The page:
On September 19, 2000, Vandervort, accompanied by his wife Carol, entered the front desk area of the Indian Springs Police Station to make a report. Officer David Abernathy of the Kansas City, Kansas, Police Department testified that Vandervort stated he wanted to turn himself in for having sex with his children. Abernathy said the officers at the front desk began filling out paperwork and advised Vandervort that charges would be brought against him. Abernathy testified that they were not interrogating Vandervort and that "[e]verything he said, he said from his own volition." At no point while filling out the report forms did the officers inform Vandervort of his right to remain silent. Abernathy said they were gathering information for the report, not conducting an interrogation.

Abernathy stated that after the point when Vandervort confessed to committing rape, sodomy, and incest, he did not feel Vandervort would be free to leave and said he would legally detain him. However, the officers never formally took Vandervort into custody or placed him under arrest because he made no attempt to leave. Abernathy decided almost immediately that a detective should be called.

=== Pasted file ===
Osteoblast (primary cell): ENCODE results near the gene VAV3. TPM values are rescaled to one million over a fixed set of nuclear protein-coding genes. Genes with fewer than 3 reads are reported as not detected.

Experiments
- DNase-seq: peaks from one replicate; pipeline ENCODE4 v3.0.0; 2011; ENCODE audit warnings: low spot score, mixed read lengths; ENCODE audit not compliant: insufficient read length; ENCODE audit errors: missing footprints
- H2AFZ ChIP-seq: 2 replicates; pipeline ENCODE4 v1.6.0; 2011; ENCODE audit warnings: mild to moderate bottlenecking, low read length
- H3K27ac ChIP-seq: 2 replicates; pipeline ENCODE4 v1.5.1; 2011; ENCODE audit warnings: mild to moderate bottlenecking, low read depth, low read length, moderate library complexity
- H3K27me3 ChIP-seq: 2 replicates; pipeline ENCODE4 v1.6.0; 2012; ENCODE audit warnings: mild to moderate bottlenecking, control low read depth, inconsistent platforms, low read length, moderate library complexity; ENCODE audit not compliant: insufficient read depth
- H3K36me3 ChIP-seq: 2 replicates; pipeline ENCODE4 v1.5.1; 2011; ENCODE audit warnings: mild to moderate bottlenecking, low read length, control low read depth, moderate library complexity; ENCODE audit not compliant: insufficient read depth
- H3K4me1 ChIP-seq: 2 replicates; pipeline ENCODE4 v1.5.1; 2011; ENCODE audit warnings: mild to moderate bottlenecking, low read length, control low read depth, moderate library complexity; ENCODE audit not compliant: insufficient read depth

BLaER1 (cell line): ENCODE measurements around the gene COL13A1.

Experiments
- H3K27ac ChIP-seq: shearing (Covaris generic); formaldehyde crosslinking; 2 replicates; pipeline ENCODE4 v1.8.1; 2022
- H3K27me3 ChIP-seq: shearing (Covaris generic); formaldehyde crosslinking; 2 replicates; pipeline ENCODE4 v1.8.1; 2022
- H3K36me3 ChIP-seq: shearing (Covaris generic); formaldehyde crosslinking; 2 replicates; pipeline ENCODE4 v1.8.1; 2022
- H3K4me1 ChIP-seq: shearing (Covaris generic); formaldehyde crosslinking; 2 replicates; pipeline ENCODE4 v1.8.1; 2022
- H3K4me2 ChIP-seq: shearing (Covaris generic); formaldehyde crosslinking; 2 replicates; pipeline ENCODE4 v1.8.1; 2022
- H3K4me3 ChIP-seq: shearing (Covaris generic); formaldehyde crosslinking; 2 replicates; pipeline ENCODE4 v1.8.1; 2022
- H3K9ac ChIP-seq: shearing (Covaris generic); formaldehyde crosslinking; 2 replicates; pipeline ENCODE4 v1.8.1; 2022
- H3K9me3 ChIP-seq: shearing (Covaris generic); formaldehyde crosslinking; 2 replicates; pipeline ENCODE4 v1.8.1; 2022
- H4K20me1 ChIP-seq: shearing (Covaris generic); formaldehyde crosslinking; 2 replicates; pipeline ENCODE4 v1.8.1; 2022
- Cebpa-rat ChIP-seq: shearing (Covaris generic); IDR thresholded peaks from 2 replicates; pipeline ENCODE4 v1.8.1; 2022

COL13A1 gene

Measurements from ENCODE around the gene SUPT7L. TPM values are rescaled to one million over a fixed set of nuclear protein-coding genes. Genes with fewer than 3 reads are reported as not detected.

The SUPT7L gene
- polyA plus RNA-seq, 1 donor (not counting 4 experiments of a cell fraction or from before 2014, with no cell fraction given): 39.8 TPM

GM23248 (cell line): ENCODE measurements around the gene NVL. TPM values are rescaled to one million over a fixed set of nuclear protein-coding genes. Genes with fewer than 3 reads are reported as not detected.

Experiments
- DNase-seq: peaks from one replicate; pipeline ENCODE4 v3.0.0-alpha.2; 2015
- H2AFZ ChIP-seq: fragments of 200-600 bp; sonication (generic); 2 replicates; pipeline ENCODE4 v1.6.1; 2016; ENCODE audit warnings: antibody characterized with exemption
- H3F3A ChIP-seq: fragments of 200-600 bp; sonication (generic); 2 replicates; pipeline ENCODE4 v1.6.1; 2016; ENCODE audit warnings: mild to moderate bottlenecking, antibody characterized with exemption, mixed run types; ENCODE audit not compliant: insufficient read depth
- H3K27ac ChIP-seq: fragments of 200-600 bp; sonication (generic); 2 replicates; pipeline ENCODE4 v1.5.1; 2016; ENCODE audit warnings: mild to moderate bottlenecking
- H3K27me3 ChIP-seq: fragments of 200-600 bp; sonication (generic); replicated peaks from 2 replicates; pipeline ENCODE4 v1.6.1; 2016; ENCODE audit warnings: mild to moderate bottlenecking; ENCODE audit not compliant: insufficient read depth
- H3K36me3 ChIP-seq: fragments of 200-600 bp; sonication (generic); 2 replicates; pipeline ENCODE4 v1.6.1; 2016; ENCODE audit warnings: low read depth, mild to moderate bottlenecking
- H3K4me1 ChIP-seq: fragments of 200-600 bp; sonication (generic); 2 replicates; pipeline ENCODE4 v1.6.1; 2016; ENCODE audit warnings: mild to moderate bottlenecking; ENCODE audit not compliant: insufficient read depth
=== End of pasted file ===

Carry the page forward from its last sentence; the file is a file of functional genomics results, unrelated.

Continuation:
Detective James Smith of the Kansas City, Kansas, Police Department went to the Indian Springs Police Station to meet with Vandervort after his commander told him Vandervort wanted to turn himself in for molesting his children. Before interviewing Vandervort, Smith interviewed Carol and took a short statement from her. Vandervort remained in the lobby of the station. He had not been handcuffed or placed under arrest, but Smith did not believe Vandervort was free to leave at that time.